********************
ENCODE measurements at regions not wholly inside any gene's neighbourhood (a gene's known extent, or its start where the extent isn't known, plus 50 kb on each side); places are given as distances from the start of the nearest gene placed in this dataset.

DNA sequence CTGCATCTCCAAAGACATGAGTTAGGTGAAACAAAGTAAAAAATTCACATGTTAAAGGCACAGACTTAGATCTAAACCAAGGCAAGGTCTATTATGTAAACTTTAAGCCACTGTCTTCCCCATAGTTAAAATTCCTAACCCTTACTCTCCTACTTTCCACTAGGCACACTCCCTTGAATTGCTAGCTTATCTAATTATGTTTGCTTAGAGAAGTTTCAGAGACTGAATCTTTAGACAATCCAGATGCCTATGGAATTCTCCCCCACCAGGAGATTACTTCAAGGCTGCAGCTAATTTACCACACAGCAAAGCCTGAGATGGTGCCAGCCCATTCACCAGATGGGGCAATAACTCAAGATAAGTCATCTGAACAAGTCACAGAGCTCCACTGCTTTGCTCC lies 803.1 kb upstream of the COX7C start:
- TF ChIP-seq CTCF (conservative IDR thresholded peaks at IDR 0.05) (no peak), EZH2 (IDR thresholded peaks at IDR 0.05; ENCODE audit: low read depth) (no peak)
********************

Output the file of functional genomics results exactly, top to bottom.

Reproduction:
ENCODE measurements at regions not wholly inside any gene's neighbourhood (a gene's known extent, or its start where the extent isn't known, plus 50 kb on each side); places are given as distances from the start of the nearest gene placed in this dataset.

DNA sequence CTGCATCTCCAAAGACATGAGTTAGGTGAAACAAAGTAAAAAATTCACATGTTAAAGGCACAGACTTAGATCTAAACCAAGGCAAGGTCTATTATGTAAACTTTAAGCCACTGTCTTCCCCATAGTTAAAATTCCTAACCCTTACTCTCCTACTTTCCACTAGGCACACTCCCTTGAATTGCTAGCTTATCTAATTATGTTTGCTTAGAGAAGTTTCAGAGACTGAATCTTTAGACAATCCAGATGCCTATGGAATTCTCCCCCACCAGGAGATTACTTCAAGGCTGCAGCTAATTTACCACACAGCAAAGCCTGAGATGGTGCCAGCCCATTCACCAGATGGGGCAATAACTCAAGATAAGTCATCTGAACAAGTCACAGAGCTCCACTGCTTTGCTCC lies 803.1 kb upstream of the COX7C start:
- TF ChIP-seq CTCF (conservative IDR thresholded peaks at IDR 0.05) (no peak), EZH2 (IDR thresholded peaks at IDR 0.05; ENCODE audit: low read depth) (no peak)